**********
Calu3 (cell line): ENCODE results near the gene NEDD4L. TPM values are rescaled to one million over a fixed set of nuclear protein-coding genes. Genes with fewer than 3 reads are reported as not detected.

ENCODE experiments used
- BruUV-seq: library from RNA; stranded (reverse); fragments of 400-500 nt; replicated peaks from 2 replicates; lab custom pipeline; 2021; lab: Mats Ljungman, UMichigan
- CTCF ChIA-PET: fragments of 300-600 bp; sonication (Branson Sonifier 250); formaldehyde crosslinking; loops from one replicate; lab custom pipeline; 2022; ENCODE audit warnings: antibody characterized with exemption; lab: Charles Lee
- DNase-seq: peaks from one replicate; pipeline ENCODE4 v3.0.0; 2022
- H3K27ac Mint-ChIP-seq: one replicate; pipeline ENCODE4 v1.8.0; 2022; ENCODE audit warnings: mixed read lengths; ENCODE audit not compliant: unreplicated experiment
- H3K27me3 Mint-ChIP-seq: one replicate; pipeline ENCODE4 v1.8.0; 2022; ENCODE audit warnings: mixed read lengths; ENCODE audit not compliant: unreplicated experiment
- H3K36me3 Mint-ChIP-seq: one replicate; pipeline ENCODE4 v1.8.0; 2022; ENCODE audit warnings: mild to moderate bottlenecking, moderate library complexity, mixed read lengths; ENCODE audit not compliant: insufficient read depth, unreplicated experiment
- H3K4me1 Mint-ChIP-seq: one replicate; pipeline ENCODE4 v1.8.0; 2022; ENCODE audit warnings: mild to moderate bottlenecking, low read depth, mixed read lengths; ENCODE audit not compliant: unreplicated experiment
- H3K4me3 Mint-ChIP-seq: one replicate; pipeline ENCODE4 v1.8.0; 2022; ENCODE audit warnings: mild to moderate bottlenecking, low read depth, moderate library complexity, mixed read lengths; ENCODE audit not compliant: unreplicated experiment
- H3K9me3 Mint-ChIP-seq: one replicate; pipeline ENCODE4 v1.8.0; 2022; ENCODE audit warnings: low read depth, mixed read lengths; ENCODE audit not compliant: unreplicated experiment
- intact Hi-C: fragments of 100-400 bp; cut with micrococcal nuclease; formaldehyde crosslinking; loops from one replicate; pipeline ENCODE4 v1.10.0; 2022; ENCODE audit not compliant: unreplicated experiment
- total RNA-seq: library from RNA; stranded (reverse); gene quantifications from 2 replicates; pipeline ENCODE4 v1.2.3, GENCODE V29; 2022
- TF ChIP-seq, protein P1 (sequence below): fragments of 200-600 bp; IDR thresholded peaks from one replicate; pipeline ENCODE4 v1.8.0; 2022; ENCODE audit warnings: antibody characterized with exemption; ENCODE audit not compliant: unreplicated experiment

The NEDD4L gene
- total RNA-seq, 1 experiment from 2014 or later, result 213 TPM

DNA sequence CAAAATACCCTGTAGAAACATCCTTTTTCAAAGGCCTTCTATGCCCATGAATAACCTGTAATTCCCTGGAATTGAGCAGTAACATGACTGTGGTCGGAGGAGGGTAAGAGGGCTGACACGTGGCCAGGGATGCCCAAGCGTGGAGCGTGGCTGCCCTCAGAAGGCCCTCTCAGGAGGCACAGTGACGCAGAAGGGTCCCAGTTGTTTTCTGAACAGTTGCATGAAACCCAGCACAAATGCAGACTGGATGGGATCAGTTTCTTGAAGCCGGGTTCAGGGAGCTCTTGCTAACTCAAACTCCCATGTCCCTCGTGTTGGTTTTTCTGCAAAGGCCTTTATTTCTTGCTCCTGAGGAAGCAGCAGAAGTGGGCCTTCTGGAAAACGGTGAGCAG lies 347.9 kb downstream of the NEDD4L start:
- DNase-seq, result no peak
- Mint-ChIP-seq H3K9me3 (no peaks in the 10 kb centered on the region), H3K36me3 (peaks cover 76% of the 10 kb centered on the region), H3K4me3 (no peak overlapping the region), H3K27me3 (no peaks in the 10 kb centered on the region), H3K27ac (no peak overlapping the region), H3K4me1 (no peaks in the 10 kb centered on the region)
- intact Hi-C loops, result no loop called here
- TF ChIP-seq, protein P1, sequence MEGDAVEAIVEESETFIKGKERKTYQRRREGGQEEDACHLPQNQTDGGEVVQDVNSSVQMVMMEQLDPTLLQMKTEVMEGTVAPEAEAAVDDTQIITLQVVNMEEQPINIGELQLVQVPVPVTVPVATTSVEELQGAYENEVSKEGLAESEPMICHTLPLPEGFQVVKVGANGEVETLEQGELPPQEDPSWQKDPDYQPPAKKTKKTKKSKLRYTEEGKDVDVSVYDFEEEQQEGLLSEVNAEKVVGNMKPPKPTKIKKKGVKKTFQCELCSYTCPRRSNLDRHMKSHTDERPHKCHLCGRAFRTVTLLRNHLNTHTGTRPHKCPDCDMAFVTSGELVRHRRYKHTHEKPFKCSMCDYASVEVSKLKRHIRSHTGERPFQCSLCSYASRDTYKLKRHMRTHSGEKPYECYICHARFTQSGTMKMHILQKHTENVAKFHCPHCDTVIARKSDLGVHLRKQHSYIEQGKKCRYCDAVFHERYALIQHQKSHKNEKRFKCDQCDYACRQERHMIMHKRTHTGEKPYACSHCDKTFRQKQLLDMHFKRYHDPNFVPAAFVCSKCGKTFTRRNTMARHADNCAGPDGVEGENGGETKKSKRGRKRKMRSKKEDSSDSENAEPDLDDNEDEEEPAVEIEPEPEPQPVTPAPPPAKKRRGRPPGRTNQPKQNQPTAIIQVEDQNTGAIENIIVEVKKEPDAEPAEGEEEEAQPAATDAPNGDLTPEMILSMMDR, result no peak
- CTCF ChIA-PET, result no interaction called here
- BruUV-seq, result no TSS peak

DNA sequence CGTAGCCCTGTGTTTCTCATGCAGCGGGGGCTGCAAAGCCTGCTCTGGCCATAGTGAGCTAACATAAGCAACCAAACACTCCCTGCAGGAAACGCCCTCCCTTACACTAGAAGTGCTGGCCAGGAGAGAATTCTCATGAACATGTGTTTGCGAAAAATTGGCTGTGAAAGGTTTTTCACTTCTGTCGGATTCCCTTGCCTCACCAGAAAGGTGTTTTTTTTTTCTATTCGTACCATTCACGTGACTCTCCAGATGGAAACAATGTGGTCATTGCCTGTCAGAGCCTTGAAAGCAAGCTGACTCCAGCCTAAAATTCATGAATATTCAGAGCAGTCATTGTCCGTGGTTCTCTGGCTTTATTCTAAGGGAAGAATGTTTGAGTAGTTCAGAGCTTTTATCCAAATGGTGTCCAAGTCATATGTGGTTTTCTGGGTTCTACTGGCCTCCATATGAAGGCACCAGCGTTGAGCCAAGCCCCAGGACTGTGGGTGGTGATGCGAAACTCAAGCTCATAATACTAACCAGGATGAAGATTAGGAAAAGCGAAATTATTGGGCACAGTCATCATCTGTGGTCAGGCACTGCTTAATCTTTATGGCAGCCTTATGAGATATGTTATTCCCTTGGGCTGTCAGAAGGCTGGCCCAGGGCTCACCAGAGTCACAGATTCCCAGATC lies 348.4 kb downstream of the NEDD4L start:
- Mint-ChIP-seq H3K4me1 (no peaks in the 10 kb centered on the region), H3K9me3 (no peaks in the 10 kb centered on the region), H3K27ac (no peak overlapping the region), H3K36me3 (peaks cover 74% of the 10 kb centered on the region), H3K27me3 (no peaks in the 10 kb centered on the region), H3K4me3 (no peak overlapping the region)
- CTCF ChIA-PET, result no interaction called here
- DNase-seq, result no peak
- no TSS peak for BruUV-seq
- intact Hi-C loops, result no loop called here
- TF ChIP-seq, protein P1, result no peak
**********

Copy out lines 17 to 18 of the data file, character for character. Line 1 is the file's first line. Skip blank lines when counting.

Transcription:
DNA sequence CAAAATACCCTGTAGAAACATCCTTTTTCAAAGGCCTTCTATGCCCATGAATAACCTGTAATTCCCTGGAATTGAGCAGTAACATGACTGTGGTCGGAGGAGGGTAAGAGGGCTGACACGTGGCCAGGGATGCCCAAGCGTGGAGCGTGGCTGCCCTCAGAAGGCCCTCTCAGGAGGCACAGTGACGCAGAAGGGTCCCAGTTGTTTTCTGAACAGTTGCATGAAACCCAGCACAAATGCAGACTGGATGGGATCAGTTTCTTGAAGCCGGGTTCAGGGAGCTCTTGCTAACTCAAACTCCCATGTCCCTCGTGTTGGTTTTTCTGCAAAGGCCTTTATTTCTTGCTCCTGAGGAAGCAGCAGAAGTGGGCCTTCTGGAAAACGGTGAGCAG lies 347.9 kb downstream of the NEDD4L start:
- DNase-seq, result no peak